What role does the fear of abandonment play in Willy’s life?

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readerofbooks eNotes educator| Certified Educator

This is a good question. As you might imagine, fear of abandonment plays a very big role in Willy's life. First of all his father abandoned him. This has left a scar even as an adult. We can see this manifest in a few ways throughout the work. Let me give you a few examples.

First, Willy has this need to gain approval and be liked at all costs. While in moderation this desire is normal, but there is an unhealthy addiction to it. He is a veritable people pleaser. Why? The reason is because he is motivated by fear to gain approval. For example, when Ben comes to visit Willy's house, Willy wants Ben's approval of his life and sons. When Ben has to leave, Willy insists that he stay. It is the approval that Willy so desperately desires. The root is a fear of abandonment.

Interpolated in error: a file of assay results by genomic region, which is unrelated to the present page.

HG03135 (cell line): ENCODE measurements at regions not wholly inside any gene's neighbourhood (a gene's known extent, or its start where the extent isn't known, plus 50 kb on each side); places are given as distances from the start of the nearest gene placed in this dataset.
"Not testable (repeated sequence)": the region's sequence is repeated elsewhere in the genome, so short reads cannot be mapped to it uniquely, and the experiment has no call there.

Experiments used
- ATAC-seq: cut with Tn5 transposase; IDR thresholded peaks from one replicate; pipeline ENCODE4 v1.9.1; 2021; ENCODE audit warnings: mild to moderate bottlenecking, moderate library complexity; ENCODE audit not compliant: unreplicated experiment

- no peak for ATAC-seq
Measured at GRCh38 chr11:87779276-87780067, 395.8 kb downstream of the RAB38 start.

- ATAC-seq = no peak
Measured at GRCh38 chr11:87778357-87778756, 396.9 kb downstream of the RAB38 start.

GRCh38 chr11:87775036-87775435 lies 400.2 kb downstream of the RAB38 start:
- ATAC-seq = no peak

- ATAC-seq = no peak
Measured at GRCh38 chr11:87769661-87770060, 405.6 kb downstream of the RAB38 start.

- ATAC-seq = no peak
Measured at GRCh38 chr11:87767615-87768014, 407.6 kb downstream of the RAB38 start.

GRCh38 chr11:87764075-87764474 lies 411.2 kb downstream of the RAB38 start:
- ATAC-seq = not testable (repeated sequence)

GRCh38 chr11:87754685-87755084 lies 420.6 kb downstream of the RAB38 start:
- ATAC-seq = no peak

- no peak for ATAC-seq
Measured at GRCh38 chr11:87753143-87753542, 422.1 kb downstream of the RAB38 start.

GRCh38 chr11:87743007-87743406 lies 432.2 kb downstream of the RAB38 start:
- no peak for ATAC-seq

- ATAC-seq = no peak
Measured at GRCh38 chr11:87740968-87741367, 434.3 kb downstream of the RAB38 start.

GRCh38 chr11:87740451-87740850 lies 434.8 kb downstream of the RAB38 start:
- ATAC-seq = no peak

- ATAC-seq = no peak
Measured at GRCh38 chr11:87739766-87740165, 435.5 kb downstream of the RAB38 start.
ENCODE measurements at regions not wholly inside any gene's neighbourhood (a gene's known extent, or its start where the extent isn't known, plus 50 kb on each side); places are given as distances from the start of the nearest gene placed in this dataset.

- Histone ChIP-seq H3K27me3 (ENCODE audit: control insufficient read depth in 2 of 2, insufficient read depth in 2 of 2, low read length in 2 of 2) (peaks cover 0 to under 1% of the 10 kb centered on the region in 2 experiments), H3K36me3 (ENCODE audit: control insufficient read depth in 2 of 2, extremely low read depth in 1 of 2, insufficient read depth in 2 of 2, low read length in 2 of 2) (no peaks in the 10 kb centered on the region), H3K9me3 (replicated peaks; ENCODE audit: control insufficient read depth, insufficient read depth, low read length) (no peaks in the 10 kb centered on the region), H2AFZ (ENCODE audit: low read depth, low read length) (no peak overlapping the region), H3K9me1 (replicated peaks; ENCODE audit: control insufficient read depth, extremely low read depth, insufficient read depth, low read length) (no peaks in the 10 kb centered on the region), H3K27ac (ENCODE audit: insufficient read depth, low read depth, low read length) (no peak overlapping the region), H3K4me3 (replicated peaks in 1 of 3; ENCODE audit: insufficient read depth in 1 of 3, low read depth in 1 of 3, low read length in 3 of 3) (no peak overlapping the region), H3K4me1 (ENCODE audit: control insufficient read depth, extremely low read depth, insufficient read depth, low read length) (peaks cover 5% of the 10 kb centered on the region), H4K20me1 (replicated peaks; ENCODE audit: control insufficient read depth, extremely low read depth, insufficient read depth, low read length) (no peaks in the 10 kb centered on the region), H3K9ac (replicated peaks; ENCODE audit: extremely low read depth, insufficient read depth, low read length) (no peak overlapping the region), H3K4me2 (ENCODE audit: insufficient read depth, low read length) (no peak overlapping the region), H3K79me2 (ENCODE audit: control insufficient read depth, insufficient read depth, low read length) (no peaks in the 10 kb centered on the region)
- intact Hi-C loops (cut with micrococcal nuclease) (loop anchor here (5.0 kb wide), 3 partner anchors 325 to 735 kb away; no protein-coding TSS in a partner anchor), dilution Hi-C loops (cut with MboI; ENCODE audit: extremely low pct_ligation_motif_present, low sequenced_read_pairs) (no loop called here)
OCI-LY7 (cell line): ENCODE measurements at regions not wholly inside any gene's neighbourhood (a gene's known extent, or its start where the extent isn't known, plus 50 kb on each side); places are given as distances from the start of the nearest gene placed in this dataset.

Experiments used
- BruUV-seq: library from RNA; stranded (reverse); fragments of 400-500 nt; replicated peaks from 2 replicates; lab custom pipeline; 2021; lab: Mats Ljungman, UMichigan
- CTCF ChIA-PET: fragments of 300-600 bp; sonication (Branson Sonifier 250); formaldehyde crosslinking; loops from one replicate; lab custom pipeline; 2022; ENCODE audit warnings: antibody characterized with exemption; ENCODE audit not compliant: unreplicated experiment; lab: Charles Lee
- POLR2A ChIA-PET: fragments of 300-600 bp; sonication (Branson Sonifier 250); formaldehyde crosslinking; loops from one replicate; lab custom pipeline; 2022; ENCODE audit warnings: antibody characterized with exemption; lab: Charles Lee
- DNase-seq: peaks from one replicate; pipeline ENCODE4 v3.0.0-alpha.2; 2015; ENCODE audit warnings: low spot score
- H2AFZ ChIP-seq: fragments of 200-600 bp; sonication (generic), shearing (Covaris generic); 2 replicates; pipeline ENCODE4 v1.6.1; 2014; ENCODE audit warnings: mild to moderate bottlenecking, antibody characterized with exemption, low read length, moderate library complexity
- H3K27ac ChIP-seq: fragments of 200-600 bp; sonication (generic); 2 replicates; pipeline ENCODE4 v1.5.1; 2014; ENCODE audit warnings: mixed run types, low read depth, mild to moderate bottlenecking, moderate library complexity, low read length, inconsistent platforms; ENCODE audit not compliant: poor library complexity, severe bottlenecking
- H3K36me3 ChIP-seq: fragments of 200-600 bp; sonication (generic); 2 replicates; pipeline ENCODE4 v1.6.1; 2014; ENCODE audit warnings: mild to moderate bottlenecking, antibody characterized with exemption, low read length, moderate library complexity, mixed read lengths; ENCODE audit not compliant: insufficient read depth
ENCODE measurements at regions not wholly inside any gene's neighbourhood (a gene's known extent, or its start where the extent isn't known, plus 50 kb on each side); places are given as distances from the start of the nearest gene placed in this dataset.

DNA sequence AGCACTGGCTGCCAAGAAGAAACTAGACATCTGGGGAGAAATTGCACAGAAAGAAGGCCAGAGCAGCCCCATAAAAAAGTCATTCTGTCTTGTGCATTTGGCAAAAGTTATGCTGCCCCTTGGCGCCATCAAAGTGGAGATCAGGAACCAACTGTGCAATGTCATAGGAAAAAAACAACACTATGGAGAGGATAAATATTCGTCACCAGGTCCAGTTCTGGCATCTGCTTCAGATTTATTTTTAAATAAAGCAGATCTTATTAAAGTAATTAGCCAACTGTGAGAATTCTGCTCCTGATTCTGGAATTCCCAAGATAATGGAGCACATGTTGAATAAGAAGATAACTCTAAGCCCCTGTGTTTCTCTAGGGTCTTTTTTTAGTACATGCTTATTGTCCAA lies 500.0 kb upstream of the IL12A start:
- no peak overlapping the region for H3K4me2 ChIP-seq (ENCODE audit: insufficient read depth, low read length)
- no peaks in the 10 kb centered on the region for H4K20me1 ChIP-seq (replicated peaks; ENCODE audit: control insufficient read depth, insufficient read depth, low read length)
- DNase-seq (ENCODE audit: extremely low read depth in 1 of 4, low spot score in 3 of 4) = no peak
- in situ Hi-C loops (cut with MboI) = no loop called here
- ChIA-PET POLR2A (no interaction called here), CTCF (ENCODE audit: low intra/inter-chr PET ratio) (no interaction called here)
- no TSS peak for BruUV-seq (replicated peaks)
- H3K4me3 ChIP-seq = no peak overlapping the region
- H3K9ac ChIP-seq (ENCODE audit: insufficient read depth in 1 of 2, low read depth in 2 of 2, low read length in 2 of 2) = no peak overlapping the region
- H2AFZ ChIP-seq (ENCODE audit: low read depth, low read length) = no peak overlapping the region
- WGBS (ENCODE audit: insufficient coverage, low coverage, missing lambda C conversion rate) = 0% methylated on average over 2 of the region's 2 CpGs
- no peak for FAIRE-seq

Second, we also see this in Willy's daydreaming, which is so vivid. In an alternate world, he is a different person, liked, and accepted. His escapism can be seen as another manifestation of his fear of abandonment.

Third, when Howard fires Willy, Willy takes it harder than is normal. The reason for this is because one of his greatest fears has been actualized - abandonment.

Fourth, the final straw is when Happy and Biff reject Willy. When this happens, Willy commits suicide. When he is abandoned, he has no recourse but to leave. Abandonment leads to further abandonment.

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Death of a Salesman

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